We are both 64 and my wife was collecting SSDI until she suddenly died. I am working full time. Do I get any survivor benefits while i continue to work until i am 66? When I do retire and collect my SS do I get to collect as a survivor any percentage from what my wife was collecting? Thanks.
I'm sorry for your loss.
Whether or not you could get any widower's benefits now depends on your benefit rate and the amount of your earnings. If you'll be under age 66 throughout 2018 and you apply for widower's benefits, Social Security would withhold $1 of your benefits for each $2 that your 2018 earnings exceed $17040 (https://www.ssa.gov/planners/retire/whileworking.html). In the year in which you turn full retirement age (FRA) you'd be permitted to earn a higher amount without losing any benefits, and the withholding rate would be $1 for every $3 of excess earnings. And, starting with the month you reach FRA you can draw benefits regardless of how much you earn.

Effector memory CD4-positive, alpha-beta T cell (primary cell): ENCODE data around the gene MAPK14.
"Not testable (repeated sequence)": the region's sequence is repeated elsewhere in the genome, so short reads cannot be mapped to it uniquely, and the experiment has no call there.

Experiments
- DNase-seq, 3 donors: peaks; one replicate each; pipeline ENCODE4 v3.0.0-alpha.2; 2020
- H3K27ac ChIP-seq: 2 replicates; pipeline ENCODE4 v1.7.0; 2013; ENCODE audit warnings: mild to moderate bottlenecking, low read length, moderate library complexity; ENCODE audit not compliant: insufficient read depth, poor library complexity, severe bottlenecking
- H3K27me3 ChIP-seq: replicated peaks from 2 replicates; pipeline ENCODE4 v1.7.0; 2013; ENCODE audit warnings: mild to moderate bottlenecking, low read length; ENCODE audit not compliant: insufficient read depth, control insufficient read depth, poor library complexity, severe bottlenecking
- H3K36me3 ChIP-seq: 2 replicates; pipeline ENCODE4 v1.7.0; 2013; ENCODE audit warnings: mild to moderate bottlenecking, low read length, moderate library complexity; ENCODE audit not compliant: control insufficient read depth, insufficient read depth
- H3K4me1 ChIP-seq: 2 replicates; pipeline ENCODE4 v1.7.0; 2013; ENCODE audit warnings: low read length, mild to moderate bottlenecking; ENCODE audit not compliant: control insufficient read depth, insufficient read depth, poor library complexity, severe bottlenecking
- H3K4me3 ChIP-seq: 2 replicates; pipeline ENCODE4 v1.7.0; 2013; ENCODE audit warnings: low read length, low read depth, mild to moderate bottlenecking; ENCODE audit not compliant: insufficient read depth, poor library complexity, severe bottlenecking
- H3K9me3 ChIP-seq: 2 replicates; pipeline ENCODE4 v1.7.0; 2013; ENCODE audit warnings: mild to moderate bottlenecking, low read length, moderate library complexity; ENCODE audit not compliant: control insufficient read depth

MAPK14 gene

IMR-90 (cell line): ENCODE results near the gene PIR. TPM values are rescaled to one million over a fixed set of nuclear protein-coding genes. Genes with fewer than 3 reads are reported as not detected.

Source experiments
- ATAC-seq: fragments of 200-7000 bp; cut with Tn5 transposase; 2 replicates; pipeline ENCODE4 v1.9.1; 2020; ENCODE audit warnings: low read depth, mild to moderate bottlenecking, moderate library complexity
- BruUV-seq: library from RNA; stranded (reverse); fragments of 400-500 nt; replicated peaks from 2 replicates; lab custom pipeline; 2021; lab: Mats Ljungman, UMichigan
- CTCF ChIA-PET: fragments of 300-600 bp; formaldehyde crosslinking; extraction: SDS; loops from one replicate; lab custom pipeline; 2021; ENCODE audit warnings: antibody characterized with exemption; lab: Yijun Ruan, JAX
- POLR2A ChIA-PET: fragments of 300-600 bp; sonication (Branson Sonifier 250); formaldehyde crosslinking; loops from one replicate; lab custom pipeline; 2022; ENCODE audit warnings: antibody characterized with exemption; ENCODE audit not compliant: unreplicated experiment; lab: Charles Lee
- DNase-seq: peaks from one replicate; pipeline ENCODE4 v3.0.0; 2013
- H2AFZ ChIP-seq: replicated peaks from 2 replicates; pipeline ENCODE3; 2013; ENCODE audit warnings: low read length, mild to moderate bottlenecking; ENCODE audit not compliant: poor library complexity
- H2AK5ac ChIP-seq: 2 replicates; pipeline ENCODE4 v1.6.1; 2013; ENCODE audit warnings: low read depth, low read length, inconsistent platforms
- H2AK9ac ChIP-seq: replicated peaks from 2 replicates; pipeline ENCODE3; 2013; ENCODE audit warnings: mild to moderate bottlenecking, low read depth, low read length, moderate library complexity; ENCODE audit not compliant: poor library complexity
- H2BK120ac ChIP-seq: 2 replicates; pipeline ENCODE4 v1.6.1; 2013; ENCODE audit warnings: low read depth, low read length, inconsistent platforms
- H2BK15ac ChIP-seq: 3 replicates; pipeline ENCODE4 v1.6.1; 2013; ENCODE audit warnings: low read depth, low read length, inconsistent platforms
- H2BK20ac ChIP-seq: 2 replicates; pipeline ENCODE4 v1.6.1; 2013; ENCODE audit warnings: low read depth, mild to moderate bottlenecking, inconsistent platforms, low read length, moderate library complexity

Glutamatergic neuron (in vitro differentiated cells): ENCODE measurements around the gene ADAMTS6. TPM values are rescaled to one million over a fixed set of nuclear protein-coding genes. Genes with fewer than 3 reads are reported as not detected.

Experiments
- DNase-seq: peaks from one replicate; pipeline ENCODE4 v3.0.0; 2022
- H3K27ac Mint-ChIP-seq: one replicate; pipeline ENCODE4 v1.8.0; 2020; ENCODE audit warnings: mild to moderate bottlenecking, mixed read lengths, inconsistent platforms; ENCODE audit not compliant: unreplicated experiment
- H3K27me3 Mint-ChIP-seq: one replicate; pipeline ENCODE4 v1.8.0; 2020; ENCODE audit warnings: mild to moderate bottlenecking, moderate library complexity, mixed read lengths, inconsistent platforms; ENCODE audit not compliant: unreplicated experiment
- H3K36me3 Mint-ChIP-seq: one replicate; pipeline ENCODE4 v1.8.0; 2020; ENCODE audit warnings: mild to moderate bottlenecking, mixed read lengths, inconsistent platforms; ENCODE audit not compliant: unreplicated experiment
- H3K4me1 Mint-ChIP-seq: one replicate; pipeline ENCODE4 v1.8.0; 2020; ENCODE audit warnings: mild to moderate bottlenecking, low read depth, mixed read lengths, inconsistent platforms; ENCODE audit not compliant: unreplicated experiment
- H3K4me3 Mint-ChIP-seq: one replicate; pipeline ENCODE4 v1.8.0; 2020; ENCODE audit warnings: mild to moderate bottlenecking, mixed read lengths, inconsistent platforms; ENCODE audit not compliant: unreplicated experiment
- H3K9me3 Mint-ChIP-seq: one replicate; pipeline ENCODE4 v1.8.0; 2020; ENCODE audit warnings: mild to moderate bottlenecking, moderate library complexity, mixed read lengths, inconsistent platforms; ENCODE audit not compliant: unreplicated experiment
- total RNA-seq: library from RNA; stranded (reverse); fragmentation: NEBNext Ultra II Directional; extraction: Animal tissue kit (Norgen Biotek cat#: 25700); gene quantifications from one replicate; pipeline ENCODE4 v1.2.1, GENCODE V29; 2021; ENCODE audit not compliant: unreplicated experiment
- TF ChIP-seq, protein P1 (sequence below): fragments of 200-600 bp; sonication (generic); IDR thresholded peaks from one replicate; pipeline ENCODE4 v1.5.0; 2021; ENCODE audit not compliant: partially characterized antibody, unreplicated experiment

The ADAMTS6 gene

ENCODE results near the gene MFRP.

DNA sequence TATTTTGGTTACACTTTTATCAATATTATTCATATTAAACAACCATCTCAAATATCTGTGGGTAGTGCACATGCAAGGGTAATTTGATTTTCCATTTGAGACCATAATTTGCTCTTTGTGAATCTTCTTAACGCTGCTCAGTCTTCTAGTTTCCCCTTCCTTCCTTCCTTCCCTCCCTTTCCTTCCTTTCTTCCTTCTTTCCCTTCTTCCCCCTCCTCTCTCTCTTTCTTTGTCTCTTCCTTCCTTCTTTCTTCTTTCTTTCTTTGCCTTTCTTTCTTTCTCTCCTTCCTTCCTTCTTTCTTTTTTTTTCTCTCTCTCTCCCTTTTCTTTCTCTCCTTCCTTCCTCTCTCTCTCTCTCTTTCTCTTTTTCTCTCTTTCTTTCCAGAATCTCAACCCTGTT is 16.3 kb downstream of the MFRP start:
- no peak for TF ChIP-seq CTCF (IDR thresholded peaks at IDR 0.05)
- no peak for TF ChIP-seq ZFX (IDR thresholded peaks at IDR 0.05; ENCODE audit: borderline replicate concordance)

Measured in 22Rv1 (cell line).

Regardless of how much you're earning, though, you would likely be eligible for a one time death benefit of $255 on your wife's record. If you haven't already received that you should probably contact Social Security as soon as possible to file an application.
If you file for both retirement benefits on your own record and for widower's benefits you could only be paid the higher of those 2 benefit rates. Your best filing strategy is likely one of the following:
1) File for reduced widower's benefits now or as soon as your earnings will permit at least some benefits to be paid, then switch to your own record at age 70; or,
2) File for reduced retirement benefits now or as soon as your earnings will permit at least some benefits to be paid, then file for unreduced widower's benefits at your full retirement age.
Normally, you would want to start out drawing the lower benefit first and then switch to the higher record when it reaches it's highest potential rate. Our maximization software could sort all of this out for you and help you determine your optimal strategy.